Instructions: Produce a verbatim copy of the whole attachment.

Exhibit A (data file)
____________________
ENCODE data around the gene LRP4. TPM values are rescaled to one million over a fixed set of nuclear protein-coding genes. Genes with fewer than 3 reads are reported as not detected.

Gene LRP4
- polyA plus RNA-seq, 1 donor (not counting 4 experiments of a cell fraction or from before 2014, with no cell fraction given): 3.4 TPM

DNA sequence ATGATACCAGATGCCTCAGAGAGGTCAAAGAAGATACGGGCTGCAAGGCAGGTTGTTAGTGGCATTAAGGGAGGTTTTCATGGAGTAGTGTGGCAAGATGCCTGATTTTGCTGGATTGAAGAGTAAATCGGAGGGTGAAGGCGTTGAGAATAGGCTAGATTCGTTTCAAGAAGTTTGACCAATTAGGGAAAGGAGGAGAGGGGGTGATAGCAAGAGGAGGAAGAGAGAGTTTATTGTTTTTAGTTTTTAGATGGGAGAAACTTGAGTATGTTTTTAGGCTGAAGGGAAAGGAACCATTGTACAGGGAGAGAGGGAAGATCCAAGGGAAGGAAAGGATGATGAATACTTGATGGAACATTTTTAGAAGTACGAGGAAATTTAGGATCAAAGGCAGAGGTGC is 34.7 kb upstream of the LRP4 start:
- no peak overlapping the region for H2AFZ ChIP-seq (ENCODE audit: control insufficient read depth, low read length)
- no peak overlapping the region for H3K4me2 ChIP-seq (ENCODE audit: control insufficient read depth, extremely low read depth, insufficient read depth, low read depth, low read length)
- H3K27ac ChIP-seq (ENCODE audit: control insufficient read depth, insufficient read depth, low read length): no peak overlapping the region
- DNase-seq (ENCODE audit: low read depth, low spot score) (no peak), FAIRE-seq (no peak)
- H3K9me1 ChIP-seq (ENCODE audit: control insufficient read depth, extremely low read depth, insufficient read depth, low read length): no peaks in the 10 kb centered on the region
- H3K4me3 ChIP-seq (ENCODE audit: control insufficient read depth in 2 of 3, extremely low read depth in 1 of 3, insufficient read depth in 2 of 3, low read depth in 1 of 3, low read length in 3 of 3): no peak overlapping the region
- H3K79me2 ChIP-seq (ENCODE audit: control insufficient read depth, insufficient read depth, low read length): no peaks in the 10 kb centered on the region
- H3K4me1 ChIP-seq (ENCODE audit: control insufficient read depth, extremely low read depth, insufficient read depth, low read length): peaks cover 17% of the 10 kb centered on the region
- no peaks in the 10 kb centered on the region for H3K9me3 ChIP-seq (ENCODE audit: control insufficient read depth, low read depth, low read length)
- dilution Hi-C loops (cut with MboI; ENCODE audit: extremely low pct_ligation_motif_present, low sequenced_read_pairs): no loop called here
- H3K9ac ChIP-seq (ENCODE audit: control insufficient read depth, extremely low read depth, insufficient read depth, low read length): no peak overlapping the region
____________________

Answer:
ENCODE data around the gene LRP4. TPM values are rescaled to one million over a fixed set of nuclear protein-coding genes. Genes with fewer than 3 reads are reported as not detected.

Gene LRP4
- polyA plus RNA-seq, 1 donor (not counting 4 experiments of a cell fraction or from before 2014, with no cell fraction given): 3.4 TPM

DNA sequence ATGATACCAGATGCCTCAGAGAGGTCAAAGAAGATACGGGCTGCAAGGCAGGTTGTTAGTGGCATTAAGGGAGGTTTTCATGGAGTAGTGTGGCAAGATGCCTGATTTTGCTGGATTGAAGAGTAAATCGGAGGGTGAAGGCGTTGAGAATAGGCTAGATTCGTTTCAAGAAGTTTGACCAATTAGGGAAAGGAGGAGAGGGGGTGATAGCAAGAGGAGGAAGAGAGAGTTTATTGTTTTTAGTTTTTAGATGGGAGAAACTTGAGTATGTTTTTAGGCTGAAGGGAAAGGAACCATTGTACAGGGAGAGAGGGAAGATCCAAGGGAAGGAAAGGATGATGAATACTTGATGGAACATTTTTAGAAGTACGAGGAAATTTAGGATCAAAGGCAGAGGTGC is 34.7 kb upstream of the LRP4 start:
- no peak overlapping the region for H2AFZ ChIP-seq (ENCODE audit: control insufficient read depth, low read length)
- no peak overlapping the region for H3K4me2 ChIP-seq (ENCODE audit: control insufficient read depth, extremely low read depth, insufficient read depth, low read depth, low read length)
- H3K27ac ChIP-seq (ENCODE audit: control insufficient read depth, insufficient read depth, low read length): no peak overlapping the region
- DNase-seq (ENCODE audit: low read depth, low spot score) (no peak), FAIRE-seq (no peak)
- H3K9me1 ChIP-seq (ENCODE audit: control insufficient read depth, extremely low read depth, insufficient read depth, low read length): no peaks in the 10 kb centered on the region
- H3K4me3 ChIP-seq (ENCODE audit: control insufficient read depth in 2 of 3, extremely low read depth in 1 of 3, insufficient read depth in 2 of 3, low read depth in 1 of 3, low read length in 3 of 3): no peak overlapping the region
- H3K79me2 ChIP-seq (ENCODE audit: control insufficient read depth, insufficient read depth, low read length): no peaks in the 10 kb centered on the region
- H3K4me1 ChIP-seq (ENCODE audit: control insufficient read depth, extremely low read depth, insufficient read depth, low read length): peaks cover 17% of the 10 kb centered on the region
- no peaks in the 10 kb centered on the region for H3K9me3 ChIP-seq (ENCODE audit: control insufficient read depth, low read depth, low read length)
- dilution Hi-C loops (cut with MboI; ENCODE audit: extremely low pct_ligation_motif_present, low sequenced_read_pairs): no loop called here
- H3K9ac ChIP-seq (ENCODE audit: control insufficient read depth, extremely low read depth, insufficient read depth, low read length): no peak overlapping the region